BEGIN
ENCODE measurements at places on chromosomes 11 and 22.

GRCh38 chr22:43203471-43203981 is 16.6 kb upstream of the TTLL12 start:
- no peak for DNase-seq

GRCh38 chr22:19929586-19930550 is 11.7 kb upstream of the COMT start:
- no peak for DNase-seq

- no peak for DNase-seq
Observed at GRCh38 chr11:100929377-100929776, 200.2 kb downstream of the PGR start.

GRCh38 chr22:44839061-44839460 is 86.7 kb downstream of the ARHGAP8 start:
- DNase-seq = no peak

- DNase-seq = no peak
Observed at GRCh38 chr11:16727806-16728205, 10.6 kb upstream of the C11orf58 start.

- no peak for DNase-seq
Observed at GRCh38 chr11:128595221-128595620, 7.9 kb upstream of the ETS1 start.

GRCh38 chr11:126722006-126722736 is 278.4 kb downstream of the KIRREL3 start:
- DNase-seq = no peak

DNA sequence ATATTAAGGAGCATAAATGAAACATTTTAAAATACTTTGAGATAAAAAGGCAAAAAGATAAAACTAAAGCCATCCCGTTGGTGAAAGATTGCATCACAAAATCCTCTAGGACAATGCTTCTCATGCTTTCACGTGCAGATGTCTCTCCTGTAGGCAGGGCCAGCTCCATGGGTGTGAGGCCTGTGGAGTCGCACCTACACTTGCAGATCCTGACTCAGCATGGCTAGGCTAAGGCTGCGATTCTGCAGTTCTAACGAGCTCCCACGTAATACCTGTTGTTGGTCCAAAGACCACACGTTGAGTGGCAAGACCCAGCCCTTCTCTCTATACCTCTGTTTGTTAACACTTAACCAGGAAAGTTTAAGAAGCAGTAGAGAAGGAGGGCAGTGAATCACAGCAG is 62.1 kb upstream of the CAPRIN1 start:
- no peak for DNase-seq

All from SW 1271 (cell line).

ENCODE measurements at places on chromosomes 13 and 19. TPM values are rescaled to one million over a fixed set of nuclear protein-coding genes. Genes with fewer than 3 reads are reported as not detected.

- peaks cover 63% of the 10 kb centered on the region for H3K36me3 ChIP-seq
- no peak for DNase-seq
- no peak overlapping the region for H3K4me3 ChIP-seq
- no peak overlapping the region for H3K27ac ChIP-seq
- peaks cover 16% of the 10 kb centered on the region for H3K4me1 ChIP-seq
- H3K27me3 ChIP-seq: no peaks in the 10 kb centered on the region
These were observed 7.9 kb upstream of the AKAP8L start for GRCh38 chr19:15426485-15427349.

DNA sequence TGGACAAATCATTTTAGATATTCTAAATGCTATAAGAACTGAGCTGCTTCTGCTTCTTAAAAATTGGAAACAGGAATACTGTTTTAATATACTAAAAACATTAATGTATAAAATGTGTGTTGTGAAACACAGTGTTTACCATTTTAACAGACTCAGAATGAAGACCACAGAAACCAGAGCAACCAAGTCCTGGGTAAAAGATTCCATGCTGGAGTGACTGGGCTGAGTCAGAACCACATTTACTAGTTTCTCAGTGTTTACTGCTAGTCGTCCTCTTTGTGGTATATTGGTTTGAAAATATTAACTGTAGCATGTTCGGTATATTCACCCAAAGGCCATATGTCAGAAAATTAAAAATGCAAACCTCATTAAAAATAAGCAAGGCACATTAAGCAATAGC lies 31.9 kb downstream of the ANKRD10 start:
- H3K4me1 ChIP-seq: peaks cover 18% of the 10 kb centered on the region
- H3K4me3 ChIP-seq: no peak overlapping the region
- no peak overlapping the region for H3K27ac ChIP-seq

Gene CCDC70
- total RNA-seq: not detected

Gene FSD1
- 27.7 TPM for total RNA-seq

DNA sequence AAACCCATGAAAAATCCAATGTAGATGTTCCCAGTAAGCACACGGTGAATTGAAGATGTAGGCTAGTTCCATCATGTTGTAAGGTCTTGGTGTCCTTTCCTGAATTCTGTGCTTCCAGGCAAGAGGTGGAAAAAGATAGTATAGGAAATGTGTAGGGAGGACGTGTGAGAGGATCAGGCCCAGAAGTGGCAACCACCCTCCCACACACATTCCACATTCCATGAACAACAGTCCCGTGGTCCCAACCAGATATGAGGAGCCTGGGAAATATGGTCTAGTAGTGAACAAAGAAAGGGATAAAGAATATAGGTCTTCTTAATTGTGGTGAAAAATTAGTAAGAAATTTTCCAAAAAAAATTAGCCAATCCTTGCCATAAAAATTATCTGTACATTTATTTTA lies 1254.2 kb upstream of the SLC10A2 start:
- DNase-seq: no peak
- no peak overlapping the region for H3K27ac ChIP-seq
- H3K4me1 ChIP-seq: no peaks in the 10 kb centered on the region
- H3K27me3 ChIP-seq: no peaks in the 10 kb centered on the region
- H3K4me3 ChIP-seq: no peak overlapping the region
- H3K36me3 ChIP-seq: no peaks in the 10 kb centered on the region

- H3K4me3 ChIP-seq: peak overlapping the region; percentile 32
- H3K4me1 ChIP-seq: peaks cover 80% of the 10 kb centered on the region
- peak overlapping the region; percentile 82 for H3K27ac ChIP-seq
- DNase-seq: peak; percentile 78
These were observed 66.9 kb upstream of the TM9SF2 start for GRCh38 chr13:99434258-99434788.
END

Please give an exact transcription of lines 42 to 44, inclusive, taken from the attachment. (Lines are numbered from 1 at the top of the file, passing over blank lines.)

- H3K4me3 ChIP-seq: peak overlapping the region; percentile 32
- H3K4me1 ChIP-seq: peaks cover 80% of the 10 kb centered on the region
- peak overlapping the region; percentile 82 for H3K27ac ChIP-seq